Putin and Zelensky discussed the settlement of the conflict, the Kremlin said, adding that Putin stressed the importance of the “complete and unconditional implementation” of Western-brokered peace agreements. [ Never mind that Putin has not adhered to any of the agreements. Aljazeera cites Agence France-Presse as the source for this article and that may be true but it reads as if it was simply copied from a Kremlin crib sheet unquestioned. The entire thing is substantively without any merit beyond the promulgation of Putin’s propaganda. RAM]

“Vladimir Putin has posed a direct question – does Kyiv intend to implement Minsk agreements in earnest,” the Kremlin said.

France and Germany helped broker the so-called Minsk agreements in the Belarusian capital – but they are poorly observed and the peace process has essentially ground to a halt.

The 2015 deal calls for the withdrawal of heavy weapons, the restoration of Kyiv’s control over its borders, wider autonomy for separatist-held regions of Donetsk and Lugansk and the holding of local elections. [ Among other things – too numerous to mention – Russia and its controlled so-called separatists – essentially has done nothing it is called on to do but insists the Ukraine hold elections – an insane concept far too many in the west (think especially France and Germany) seem go along with. RAM ]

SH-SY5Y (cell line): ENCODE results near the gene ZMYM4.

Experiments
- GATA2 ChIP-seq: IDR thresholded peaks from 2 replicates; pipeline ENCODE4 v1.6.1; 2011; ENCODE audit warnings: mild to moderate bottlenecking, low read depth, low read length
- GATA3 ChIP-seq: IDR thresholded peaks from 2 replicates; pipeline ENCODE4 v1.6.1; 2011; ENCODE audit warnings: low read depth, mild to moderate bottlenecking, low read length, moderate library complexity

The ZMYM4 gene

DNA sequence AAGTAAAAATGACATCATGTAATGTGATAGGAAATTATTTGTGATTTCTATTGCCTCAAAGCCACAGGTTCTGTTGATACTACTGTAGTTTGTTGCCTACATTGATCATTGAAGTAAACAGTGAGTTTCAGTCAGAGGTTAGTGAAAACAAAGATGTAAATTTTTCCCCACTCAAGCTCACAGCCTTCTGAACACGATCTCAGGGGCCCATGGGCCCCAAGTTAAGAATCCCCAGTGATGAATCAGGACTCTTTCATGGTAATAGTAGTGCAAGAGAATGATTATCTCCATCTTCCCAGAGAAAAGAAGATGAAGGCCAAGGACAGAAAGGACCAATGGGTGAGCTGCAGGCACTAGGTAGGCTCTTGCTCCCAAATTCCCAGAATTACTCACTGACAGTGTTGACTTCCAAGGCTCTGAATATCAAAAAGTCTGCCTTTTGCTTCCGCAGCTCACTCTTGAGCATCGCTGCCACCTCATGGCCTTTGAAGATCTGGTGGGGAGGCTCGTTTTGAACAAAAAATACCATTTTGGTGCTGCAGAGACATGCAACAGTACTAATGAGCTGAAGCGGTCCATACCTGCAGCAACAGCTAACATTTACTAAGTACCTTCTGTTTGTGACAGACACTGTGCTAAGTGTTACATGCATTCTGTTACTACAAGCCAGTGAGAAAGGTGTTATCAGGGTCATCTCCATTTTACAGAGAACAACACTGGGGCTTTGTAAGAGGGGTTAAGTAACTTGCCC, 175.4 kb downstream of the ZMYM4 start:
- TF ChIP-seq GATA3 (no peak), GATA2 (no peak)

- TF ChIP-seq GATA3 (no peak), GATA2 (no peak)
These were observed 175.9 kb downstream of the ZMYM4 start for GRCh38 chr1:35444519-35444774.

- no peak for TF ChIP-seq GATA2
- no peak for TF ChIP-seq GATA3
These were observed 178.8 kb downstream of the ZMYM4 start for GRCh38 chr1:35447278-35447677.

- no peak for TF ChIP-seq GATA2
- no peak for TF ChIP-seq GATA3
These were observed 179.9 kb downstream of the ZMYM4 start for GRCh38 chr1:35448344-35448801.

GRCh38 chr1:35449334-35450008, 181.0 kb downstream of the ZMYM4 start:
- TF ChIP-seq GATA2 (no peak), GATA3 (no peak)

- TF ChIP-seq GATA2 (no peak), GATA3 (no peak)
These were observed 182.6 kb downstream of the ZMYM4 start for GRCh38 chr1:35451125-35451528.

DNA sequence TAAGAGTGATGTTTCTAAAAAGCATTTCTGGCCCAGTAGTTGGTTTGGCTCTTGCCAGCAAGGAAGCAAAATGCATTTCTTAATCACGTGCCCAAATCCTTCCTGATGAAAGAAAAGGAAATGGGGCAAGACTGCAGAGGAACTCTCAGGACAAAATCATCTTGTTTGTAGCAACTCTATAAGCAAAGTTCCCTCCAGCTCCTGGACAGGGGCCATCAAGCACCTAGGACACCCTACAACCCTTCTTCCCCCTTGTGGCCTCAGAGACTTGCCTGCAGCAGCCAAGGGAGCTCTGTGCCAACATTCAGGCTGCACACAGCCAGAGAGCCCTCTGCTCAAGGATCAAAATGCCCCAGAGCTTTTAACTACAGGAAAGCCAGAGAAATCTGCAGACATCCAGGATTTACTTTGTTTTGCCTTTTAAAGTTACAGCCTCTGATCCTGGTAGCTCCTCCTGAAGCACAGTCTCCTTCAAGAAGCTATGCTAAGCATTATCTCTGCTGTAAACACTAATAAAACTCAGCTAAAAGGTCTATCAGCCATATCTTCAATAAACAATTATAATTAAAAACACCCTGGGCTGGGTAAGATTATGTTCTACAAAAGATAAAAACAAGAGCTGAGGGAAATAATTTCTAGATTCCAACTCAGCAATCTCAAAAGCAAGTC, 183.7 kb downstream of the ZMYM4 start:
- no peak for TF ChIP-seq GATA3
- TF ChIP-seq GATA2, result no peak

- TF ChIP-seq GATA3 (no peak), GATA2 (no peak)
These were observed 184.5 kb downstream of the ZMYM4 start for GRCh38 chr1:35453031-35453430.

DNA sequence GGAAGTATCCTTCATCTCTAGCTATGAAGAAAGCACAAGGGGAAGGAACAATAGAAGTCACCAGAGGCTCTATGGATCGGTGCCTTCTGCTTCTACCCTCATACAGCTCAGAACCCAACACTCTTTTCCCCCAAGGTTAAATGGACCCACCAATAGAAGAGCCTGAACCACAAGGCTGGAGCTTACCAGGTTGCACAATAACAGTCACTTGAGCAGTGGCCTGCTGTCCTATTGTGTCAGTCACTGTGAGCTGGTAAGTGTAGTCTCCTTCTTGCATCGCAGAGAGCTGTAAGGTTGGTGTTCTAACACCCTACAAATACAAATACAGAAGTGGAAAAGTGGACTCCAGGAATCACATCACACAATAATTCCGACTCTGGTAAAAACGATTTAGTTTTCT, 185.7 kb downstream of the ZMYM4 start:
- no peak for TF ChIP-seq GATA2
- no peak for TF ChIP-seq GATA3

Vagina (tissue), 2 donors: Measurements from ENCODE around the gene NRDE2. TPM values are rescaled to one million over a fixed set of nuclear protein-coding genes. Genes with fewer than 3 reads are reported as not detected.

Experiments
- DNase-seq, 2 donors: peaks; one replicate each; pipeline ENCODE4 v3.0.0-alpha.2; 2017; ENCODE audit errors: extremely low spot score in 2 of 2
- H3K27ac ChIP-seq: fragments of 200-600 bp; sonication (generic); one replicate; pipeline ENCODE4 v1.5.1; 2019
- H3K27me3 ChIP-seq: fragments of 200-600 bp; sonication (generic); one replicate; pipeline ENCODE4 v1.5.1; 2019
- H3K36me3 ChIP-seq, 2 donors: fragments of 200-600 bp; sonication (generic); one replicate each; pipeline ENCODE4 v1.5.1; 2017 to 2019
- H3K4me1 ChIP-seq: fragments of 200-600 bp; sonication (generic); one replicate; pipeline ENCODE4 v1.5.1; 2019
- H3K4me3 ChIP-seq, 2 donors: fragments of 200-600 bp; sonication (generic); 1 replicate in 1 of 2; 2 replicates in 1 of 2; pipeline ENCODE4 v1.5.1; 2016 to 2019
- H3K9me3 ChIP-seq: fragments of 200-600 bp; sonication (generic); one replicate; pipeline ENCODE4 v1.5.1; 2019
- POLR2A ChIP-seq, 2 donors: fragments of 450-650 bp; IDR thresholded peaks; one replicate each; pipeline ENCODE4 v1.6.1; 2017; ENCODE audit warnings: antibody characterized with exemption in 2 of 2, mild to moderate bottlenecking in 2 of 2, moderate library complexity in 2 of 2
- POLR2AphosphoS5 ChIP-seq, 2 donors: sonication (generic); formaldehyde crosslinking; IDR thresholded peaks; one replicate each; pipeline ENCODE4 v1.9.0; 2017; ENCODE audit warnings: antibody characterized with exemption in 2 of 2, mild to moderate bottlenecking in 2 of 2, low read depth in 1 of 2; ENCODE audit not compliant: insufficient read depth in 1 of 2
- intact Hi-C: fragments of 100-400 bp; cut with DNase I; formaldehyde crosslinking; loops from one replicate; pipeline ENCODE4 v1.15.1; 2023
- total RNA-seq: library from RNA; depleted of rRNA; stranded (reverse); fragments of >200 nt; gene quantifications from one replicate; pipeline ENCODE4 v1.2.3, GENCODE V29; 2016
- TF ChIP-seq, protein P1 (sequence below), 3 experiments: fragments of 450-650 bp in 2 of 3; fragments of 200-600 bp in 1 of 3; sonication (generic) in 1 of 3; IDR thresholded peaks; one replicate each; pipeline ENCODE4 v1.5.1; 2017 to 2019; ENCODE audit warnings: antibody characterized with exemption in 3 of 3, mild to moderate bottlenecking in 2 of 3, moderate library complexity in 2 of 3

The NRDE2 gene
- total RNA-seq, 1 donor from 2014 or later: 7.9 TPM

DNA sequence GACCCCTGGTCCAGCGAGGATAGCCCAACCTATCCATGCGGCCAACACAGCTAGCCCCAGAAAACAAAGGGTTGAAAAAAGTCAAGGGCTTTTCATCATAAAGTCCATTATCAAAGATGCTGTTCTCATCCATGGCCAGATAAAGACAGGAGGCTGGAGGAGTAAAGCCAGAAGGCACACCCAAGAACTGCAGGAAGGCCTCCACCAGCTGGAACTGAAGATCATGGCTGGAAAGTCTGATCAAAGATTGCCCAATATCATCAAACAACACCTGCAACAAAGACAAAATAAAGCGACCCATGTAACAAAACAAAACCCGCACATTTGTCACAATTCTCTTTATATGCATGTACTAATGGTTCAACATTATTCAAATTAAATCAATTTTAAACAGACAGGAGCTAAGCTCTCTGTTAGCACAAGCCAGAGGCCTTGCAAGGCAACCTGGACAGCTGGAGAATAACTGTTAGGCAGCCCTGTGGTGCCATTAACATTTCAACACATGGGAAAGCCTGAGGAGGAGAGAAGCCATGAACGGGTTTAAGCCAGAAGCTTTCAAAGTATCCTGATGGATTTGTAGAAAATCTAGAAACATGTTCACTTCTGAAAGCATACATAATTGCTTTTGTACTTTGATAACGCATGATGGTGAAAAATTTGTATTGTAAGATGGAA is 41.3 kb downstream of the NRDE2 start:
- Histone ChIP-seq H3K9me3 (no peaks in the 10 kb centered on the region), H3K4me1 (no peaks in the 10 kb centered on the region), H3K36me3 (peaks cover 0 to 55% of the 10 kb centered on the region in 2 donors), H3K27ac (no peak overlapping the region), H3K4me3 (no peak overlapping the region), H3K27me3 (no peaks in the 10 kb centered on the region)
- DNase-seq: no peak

But Ukraine’s newly appointed chief of Zelensky’s staff, Andriy Yermak, this week cast doubt on the possibility of holding elections in eastern Ukraine in the presence of “illegal armed” groups, and without Kyiv controlling the borders in the east.